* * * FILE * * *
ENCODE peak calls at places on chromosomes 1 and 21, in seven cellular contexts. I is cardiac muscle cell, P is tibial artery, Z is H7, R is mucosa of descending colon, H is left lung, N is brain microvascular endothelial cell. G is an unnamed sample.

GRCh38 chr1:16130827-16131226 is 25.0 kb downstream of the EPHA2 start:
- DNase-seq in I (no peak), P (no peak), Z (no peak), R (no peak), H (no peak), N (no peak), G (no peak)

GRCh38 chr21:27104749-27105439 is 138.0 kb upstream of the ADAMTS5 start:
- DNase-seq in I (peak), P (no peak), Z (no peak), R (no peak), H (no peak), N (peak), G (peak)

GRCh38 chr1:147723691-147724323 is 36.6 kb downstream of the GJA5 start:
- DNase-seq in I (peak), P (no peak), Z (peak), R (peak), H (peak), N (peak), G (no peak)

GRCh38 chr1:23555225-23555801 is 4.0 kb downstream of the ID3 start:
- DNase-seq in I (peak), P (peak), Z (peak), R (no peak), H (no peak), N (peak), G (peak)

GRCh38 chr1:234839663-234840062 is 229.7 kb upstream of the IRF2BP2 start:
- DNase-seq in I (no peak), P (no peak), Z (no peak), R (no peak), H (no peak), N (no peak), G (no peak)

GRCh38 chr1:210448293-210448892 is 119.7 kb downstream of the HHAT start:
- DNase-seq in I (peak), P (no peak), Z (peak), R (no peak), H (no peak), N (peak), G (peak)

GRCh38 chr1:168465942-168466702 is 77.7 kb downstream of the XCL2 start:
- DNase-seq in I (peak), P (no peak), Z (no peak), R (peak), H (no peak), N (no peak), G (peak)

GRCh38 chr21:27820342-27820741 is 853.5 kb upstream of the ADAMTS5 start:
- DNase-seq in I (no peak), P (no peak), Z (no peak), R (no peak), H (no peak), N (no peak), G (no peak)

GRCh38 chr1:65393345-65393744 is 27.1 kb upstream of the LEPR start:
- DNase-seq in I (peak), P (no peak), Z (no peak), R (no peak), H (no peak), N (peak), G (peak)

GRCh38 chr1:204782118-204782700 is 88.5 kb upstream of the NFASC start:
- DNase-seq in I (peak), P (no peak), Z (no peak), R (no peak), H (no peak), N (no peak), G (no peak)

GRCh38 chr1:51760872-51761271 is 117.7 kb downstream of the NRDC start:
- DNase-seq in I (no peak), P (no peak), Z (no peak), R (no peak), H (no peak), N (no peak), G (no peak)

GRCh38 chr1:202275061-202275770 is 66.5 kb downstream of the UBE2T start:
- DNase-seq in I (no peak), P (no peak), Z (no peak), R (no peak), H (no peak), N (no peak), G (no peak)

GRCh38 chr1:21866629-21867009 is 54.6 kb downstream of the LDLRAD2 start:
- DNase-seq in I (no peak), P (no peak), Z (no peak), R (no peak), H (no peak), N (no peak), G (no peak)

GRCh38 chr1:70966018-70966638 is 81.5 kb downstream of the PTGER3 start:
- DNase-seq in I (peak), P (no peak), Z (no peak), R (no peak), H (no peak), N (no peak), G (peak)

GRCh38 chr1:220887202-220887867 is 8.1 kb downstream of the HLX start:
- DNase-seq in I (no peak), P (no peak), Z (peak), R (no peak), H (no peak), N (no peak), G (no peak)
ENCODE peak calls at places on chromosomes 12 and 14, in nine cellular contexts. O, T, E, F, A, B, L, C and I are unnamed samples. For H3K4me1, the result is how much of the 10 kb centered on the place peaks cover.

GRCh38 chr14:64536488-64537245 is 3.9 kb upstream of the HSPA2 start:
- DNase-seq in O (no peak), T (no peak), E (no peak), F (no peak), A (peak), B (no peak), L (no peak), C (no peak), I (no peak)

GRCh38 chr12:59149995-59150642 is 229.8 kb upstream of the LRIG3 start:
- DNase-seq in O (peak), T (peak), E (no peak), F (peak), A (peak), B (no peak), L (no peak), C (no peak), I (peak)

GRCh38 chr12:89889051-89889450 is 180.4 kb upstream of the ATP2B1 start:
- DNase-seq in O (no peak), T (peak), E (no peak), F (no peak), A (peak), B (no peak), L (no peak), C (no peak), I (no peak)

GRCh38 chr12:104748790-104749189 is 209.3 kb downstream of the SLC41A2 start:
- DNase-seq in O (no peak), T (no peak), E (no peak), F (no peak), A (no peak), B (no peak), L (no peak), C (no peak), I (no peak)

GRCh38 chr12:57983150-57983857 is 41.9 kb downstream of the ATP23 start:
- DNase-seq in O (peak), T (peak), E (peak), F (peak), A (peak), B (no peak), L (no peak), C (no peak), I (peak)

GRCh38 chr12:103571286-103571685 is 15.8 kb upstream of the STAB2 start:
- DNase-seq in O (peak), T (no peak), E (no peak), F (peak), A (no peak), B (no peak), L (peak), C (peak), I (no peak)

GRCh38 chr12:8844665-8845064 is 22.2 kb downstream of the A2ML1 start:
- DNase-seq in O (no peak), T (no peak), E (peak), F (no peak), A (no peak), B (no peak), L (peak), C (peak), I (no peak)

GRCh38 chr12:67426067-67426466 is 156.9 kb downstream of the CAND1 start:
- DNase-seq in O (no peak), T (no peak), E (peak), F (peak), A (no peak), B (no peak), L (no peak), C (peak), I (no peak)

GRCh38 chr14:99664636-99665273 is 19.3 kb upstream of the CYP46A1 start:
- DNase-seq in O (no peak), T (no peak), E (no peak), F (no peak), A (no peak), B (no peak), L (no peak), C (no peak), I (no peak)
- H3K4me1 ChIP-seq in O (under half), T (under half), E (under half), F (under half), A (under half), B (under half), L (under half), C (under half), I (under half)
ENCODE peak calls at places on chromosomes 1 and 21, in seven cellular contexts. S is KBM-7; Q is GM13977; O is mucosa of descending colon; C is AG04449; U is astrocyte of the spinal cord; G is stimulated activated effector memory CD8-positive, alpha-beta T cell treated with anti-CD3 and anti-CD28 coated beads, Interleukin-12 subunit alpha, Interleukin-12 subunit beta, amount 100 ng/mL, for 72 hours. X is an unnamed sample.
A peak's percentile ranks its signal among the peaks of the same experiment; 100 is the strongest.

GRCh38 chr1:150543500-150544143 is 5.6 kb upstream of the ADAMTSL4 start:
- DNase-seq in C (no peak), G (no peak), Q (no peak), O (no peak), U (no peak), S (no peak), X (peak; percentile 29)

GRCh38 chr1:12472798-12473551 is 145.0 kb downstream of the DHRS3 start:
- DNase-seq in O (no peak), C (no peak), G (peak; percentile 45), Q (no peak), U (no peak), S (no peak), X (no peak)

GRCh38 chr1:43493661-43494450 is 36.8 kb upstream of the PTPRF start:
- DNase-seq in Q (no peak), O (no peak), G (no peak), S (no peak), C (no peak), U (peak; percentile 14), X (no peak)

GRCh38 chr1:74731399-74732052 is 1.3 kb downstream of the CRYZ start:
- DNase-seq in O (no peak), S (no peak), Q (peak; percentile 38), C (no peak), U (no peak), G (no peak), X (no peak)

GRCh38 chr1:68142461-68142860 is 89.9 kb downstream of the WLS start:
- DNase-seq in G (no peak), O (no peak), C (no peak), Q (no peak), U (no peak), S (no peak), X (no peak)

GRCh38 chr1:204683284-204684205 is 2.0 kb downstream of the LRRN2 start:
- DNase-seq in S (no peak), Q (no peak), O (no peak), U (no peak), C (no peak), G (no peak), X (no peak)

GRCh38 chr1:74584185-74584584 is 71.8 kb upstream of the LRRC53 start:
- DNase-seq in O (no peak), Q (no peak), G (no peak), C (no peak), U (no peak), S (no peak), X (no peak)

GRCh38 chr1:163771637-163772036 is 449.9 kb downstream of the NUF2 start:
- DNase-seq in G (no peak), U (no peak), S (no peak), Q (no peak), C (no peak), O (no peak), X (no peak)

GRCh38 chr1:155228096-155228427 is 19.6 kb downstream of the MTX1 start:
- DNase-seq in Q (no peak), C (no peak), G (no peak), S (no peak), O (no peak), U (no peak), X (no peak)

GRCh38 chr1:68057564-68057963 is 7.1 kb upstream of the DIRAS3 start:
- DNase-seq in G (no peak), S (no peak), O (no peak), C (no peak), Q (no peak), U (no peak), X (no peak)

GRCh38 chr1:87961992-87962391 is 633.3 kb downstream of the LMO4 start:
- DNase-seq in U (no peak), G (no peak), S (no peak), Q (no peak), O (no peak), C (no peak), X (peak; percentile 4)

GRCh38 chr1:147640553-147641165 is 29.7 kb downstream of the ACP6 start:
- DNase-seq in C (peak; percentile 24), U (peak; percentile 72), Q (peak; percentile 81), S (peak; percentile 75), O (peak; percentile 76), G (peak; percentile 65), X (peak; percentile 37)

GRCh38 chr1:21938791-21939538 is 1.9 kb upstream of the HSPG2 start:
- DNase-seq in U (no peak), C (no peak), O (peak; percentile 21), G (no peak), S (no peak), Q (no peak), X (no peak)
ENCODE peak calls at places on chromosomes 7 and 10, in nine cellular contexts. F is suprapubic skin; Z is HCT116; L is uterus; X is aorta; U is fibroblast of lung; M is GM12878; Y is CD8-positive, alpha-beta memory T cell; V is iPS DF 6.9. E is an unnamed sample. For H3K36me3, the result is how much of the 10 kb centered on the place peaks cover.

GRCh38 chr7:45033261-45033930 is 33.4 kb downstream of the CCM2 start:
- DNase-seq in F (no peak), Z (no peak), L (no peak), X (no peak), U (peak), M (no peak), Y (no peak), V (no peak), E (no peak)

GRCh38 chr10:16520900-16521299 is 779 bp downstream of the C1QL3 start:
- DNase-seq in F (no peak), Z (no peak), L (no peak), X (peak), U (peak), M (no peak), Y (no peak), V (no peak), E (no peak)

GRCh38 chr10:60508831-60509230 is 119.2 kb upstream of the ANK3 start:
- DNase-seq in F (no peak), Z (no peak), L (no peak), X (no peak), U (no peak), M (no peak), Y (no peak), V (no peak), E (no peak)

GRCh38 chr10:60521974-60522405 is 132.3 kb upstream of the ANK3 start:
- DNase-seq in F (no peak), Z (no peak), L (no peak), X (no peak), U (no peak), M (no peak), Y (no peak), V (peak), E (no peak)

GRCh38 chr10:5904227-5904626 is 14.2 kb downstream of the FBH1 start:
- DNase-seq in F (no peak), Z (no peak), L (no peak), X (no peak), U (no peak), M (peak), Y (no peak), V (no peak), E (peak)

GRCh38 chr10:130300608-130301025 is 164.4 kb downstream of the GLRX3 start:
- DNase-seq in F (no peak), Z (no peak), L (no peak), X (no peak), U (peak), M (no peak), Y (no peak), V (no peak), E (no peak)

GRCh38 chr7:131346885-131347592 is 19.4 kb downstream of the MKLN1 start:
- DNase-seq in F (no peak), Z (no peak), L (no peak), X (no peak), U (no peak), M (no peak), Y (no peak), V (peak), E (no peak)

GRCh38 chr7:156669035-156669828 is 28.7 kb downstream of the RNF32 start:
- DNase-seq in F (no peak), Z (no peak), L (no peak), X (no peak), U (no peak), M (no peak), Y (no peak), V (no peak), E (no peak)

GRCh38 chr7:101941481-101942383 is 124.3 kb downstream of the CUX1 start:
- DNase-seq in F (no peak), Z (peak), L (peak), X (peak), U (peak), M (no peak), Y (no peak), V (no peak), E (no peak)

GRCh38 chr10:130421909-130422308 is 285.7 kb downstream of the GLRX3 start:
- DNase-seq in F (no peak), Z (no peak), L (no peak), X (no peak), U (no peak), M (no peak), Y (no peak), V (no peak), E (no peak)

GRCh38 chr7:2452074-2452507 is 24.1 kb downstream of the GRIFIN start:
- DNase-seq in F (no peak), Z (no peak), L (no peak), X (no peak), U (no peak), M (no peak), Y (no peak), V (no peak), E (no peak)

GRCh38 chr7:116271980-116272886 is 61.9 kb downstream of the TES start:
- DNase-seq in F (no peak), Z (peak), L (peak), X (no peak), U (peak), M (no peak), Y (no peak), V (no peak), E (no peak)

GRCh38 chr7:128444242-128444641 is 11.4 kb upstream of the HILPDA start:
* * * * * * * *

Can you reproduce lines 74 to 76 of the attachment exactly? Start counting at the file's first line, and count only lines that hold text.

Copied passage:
GRCh38 chr1:87961992-87962391 is 633.3 kb downstream of the LMO4 start:
- DNase-seq in U (no peak), G (no peak), S (no peak), Q (no peak), O (no peak), C (no peak), X (peak; percentile 4)

GRCh38 chr1:147640553-147641165 is 29.7 kb downstream of the ACP6 start: